It’s amazing how much farther you can see when you get up high. But just because you can see more doesn’t mean you’ll like the view.
I was on a ridgeline 800 feet above my camp when the source of the diaphanous haze that flowed around the ridge top came into sharp focus. It was a small but heavily involved wildfire working its way up a hillside three ridges south of me. Underbrush and standing timber were all burning briskly and through the foreshortened view provided by my 10-power binoculars, the blaze seemed remarkably close.
The fire was a surprise to me. I’d searched carefully for a spot well removed from the many fires burning in the Oregon Cascades, and thought I’d actually found a place I could hunt deer without choking through smoke or worrying about a fire itself. It hadn’t shown up on fire maps the day before and I hadn’t noticed any indications when I’d driven in. But there it was and though the wind was negligible, it seemed to be feeding greedily up the hillside toward me.
I don’t want to be melodramatic here. I was more than a mile away, there was no wind and no involvement by either firefighters or Forest Service aircraft, leading me to believe the fire was not a threat to expand in any direction.
There was almost certainly no risk to me but I had a couple of small concerns: First, the road I’d driven on my way in passed considerably closer to the fire than my present location. Second, there was no other way out. A large tree had fallen across the road a few hundred yards past my camp and without a chainsaw I had no chance of driving out in that direction.
So, although I was safe where I was, my ability to actually depart the area was somewhat less certain. If the fire reached my escape route I’d have to reverse course, get my vehicle as far from the fire as possible and then think about walking out. Even this was not a major issue; the fallen tree was no impediment except to the vehicle, so I could hike on Forest Service roads for 30 miles or so to civilization. No problem.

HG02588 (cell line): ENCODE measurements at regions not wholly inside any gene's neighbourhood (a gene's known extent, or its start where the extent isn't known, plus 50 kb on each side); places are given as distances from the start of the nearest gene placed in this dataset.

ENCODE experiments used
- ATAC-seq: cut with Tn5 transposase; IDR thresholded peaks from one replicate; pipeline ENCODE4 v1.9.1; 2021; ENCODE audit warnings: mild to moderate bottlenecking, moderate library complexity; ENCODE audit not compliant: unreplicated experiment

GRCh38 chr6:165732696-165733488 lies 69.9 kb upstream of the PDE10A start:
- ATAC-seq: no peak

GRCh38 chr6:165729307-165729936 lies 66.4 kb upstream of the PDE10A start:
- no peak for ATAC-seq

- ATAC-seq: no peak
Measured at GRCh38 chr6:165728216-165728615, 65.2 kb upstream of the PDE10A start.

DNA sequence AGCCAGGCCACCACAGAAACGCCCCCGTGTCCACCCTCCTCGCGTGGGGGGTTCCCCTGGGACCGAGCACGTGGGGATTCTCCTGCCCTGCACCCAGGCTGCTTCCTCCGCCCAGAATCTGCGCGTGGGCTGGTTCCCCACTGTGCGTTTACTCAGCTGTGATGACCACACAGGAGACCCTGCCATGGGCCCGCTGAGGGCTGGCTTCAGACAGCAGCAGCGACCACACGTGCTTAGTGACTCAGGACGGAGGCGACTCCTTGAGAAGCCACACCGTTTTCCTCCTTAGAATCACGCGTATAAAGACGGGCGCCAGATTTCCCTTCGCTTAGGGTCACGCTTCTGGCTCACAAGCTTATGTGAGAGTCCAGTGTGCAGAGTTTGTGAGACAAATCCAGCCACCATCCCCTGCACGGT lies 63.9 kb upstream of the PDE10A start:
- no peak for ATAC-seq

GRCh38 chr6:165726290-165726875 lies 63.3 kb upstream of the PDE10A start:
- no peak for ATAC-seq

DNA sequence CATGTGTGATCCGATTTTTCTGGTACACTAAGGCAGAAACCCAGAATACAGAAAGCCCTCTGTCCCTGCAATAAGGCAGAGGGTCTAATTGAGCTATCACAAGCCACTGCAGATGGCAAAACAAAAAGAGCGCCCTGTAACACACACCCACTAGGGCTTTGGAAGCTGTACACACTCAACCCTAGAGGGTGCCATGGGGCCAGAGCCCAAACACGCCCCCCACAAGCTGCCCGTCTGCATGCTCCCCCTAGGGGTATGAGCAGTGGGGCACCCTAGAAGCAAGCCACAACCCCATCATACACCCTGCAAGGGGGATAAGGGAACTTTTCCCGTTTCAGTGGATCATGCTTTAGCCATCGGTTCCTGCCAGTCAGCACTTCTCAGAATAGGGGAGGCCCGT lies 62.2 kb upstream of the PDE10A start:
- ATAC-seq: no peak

Well, there was a minor problem, which was this: I’d never been near a forest fire before and I was just slightly uncomfortable. Not that I was afraid, you understand, just a titch north of concerned. Because I might have been wrong about the number of ridges between the fire and me. Maybe there were only two, not three, and maybe the canyon between them was very shallow. And maybe the timber between us was particularly dry. And maybe the wind would pick up.
Intellectually, I knew I was safe. But intellectual musings weren’t much help. There’s something visceral about wildfire, even through 10-power glasses and even two ridges away. Plus, I was still 800 feet above my camp. I felt some urgency to return, pack up and to be perfectly frank, get the hell out.
So I turned my sights downhill and took a direct path back, covering in less than two hours a trip that had taken me more than five hours on the way up. My camp was packed in record time and I headed down the road. The return trip was uneventful, and somewhat deflating. I never even saw the fire on my way out.
No problem. I knew there was no danger. Knew it. And yet … it might be a while before I hunt the High Cascades again while fires are burning.
Correction: In my last column, I mistakenly identified pikas as rodents. They are not. They are lagomorphs, close cousins to rabbits. I compounded the mistake by stating that mountain beavers were related to rabbits. They are not. They are rodents. Not my best work. Sorry.